I have a sample string <alpha.Customer[cus_Y4o9qMEZAugtnW] active_card=<alpha.AlphaObject[card] ...>, created=1324336085, description='Customer for My Test App', livemode=False>

I only want the value cus_Y4o9qMEZAugtnW and NOT card (which is inside another [])

How could I do it in easiest possible way in Python? Maybe by using RegEx (which I am not good at)?

8 Answers 8


How about:

import re

s = "alpha.Customer[cus_Y4o9qMEZAugtnW] ..."
m = re.search(r"\[([A-Za-z0-9_]+)\]", s)
print m.group(1)

For me this prints:


Note that the call to re.search(...) finds the first match to the regular expression, so it doesn't find the [card] unless you repeat the search a second time.

Edit: The regular expression here is a python raw string literal, which basically means the backslashes are not treated as special characters and are passed through to the re.search() method unchanged. The parts of the regular expression are:

  1. \[ matches a literal [ character
  2. ( begins a new group
  3. [A-Za-z0-9_] is a character set matching any letter (capital or lower case), digit or underscore
  4. + matches the preceding element (the character set) one or more times.
  5. ) ends the group
  6. \] matches a literal ] character

Edit: As D K has pointed out, the regular expression could be simplified to:

m = re.search(r"\[(\w+)\]", s)

since the \w is a special sequence which means the same thing as [a-zA-Z0-9_] depending on the re.LOCALE and re.UNICODE settings.

  • 1
    could you please explain your answer the regex part, so that i donot have to ask again for similar type of problems. Thanks.
    – user993563
    Dec 20, 2011 at 0:15
  • I've edited my answer with an explanation of the regular expression and links to the python regular expression documentation.
    – srgerg
    Dec 20, 2011 at 0:26
  • 7
    Why not replace [A-Za-z0-9_] with \w?
    – D K
    Dec 20, 2011 at 0:30
  • Yes, you could replace [A-Za-z0-9_] with \w.
    – srgerg
    Dec 20, 2011 at 0:34
  • 1
    @user3015703 In a character set you don't need to escape special characters, except for '-' or ']'. To include a dash you can either precede it with a slash, or make it the first or last character in the set. So using '[A-Za-z0-9_+-]' should work. See the Python regular expression syntax documentation
    – srgerg
    Jan 20, 2016 at 22:35

You could use str.split to do this.

s = "<alpha.Customer[cus_Y4o9qMEZAugtnW] active_card=<alpha.AlphaObject[card]\
 ...>, created=1324336085, description='Customer for My Test App',\
val = s.split('[', 1)[1].split(']')[0]

Then we have:

>>> val
  • Yeah, it depends on how much messy the strings are, but a split could work here too..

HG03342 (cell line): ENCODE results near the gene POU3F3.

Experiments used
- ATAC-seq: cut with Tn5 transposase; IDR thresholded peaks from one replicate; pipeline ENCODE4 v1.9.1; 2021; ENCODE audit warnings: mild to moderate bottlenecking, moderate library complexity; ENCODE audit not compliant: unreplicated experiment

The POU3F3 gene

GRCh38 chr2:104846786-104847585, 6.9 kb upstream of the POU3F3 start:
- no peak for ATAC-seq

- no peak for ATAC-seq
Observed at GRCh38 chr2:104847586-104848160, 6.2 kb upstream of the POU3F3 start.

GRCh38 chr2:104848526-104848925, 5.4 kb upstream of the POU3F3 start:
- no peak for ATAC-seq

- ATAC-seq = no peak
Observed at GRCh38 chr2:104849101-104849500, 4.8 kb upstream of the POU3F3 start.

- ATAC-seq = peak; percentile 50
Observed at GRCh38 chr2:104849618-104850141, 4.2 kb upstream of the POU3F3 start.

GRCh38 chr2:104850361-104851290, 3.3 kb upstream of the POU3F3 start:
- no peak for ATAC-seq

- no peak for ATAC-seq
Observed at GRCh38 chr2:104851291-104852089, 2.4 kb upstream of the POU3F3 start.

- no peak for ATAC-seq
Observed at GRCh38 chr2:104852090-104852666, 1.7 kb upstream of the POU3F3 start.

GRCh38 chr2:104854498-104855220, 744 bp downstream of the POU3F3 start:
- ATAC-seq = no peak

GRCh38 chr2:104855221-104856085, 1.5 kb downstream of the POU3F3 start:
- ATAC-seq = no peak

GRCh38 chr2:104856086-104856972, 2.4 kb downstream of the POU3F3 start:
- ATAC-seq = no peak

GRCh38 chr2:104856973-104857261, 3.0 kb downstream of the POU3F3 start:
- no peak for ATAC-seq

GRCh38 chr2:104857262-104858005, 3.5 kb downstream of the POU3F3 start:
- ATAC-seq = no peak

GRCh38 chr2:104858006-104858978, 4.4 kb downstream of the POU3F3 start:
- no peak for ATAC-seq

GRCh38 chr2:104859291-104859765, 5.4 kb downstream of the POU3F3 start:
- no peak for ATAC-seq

– redShadow
    Dec 20, 2011 at 0:10
  • though it wont effect much, but which of the two using regex/split is more efficient. Also could you please explain your splitting part. Thanks.
    – user993563
    Dec 20, 2011 at 0:16
  • @user993563 Have a look at the link to str.split in the answer for examples. Briefly, the first split in the solution returns a list of length two; the first element is the substring before the first [, the second is the substring after ]. As for performance, you should measure that to find out (look at timeit). If you plan to do the value extraction several times in one run of the program and decide to use regular expressions, you might want to compile the regex. Dec 20, 2011 at 0:33
  • 1
    @user993563 Note that your request for the "easiest possible way in python" may be at odds with the performance consideration. I chose to use split because I felt that reflected your request for "easiest". Dec 20, 2011 at 0:45

This should do the job:

re.match(r"[^[]*\[([^]]*)\]", yourstring).groups()[0]
  • I guess this was more than the OP needed since his case only needed alphanumerics, but this did the trick for me. Thanks!
    – extarbags
    Oct 24, 2013 at 16:12
  • This would be really slow as we are checking a llllllotttt of stuff. therefore I would rather suggest using "[(.*?)]", follow my answer below if the brackets aren't shown here properly.
    – PanDe
    Jan 4, 2021 at 10:55
your_string = "lnfgbdgfi343456dsfidf[my data] ljfbgns47647jfbgfjbgskj"
your_string[your_string.find("[")+1 : your_string.find("]")]

courtesy: Regular expression to return text between parenthesis

  • Works only if no other brackets presented. Feb 10, 2021 at 14:30
  • @АлександрЗахаров yes. we can only use this method for simple cases only.
    – OmaL
    Feb 13, 2021 at 14:12

You can also use

re.findall(r"\[([A-Za-z0-9_]+)\]", string)

if there are many occurrences that you would like to find.

See also for more info: How can I find all matches to a regular expression in Python?


You can use

import re

s = re.search(r"\[.*?]", string)
if s:

How about this ? Example illusrated using a file:

f = open('abc.log','r')
content = f.readlines()
for line in content:
    m = re.search(r"\[(.*?)\]", line)
    print m.group(1)

Hope this helps:

Magic regex : \[(.*?)\]


\[ : [ is a meta char and needs to be escaped if you want to match it literally.

(.*?) : match everything in a non-greedy way and capture it.

\] : ] is a meta char and needs to be escaped if you want to match it literally.


This snippet should work too, but it will return any text enclosed within "[]"

re.findall(r"\[([a-zA-Z0-9 ._]*)\]", your_text)

Your Answer

By clicking “Post Your Answer”, you agree to our terms of service, privacy policy and cookie policy

Not the answer you're looking for? Browse other questions tagged or ask your own question.